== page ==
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St Agnes Surf Life Saving Club

This growing surf lifesaving club in Cornwall is helping people of all ages to stay safe in the water while having fun and improving skills

Surf lifesaving is a unique sport because the aim is not just to compete and have fun, but to potentially save lives too.

Until the movement was brought to Britain by an Australian called Allan Kennedy, the only recognised qualification for a beach lifesaver was carried out in still water.

St Agnes Surf Lifesaving Club in Cornwall was founded with his help in 1954 after a tragedy at the beach made locals realise their current equipment and methods were inadequate.

The club aims to protect against loss of life at sea through education, training and action, as well as promote the sport of surf lifesaving and get people having fun outdoors.

Over the last 65 years, the club has led improvements in lifeguarding and water safety in the area, as well as given generations of locals the chance to enjoy all the coast has to offer.

Today St Agnes is the second oldest and the largest surf lifesaving club in the UK, with more than 600 members from as young as five.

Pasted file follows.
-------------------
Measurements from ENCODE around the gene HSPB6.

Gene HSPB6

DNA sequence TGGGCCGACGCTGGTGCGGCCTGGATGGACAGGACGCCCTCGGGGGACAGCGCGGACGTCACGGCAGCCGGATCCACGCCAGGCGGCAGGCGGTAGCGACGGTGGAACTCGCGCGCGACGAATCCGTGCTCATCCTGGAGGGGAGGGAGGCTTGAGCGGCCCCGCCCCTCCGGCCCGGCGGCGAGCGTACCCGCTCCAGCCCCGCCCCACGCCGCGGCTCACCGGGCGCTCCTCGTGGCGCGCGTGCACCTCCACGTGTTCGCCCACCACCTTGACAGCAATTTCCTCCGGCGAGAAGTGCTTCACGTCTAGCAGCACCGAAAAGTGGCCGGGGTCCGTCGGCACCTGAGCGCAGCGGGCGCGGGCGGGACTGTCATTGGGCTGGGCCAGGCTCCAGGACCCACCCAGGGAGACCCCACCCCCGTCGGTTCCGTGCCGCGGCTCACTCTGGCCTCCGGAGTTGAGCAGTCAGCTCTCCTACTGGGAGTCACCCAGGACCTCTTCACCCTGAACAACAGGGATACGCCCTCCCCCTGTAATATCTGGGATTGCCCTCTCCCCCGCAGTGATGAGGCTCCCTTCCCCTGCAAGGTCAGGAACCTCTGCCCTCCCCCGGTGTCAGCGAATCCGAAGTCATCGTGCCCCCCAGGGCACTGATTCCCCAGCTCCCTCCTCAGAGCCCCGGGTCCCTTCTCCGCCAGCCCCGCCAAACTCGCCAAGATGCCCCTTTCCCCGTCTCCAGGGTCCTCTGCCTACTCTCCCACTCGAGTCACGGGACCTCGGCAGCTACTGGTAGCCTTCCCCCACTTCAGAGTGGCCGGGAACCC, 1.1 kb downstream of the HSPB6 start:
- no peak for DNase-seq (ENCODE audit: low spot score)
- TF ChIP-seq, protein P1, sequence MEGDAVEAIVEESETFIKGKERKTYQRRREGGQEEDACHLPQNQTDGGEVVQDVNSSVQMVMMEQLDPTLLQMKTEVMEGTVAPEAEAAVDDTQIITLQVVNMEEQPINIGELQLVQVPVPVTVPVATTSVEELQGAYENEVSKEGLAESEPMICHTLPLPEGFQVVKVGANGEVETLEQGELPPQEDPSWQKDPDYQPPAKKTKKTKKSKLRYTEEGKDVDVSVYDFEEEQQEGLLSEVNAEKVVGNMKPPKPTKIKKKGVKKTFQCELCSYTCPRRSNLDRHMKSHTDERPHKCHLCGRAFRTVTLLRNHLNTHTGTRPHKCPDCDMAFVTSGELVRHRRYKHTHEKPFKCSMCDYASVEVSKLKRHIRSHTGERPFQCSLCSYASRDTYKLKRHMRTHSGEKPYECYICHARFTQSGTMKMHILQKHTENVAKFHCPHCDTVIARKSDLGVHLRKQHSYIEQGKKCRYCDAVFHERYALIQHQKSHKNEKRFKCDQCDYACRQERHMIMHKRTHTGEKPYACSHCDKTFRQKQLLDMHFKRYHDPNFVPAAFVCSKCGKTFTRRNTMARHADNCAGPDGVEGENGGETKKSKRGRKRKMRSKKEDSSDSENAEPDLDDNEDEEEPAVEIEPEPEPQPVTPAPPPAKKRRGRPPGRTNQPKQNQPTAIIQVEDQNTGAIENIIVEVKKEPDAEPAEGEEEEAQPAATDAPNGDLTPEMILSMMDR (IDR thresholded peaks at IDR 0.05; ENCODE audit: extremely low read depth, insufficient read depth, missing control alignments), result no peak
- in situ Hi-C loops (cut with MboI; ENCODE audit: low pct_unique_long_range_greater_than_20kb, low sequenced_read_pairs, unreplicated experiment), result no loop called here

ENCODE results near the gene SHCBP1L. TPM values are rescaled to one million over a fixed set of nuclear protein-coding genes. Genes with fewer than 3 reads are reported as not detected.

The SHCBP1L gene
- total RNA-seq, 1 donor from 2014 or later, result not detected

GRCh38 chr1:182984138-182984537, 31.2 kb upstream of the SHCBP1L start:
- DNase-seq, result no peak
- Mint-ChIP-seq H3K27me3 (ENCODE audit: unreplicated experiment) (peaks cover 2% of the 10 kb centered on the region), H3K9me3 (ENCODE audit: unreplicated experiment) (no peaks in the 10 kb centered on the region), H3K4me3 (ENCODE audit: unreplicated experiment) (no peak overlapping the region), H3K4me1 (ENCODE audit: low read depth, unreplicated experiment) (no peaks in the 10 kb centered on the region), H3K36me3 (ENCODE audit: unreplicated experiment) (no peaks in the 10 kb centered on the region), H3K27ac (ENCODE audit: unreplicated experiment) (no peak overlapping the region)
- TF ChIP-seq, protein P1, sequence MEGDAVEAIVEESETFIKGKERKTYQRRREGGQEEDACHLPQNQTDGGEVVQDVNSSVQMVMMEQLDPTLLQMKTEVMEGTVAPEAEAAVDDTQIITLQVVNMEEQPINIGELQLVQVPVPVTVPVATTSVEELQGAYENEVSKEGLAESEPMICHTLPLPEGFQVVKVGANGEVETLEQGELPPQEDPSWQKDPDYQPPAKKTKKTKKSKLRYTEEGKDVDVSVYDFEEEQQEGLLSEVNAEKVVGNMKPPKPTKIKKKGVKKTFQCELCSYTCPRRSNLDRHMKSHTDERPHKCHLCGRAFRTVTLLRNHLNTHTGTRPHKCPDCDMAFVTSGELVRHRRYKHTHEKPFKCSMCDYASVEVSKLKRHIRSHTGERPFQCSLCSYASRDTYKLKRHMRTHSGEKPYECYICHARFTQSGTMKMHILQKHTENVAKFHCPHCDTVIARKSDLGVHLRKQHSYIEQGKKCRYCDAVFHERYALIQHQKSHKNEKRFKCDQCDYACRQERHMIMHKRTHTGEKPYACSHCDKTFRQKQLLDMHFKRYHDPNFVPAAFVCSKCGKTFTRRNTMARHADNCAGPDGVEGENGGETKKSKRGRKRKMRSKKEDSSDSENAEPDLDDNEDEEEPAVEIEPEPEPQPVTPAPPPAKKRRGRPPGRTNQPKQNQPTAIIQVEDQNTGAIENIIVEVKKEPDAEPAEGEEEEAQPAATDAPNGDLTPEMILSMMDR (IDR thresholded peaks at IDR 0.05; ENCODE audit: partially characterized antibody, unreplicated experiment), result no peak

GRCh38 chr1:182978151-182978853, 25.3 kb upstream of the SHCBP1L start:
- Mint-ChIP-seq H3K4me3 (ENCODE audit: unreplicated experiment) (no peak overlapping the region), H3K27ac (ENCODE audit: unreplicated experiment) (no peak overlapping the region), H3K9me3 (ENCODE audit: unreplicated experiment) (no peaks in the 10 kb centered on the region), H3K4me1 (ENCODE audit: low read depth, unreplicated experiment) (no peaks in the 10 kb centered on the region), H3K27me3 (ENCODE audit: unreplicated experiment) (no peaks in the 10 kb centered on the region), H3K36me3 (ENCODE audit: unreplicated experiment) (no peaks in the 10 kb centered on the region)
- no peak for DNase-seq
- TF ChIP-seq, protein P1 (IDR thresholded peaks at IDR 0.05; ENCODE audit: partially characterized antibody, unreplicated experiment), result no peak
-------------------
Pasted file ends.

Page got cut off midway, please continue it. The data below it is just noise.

The National Lottery helped to fund a project called Safer Beaches for All, which has been “transformational” for the club according to chairman Joel Henthorn.

The money assisted with buying new equipment such as stand-up paddle boards and paddle boards to increase adult participation in training sessions.

The scheme also aided improvements in coaching skills and an increase in volunteer lifeguard patrols on the beach, with a new rescue jet ski, rescue raft and quad bike purchased to assist efforts.

In addition, St Agnes extended its surf cadet outreach programme to give 420 children from schools across Cornwall the chance to experience surf lifesaving over three days.

To find out more about St Agnes Surf Lifesaving Club visit their website:

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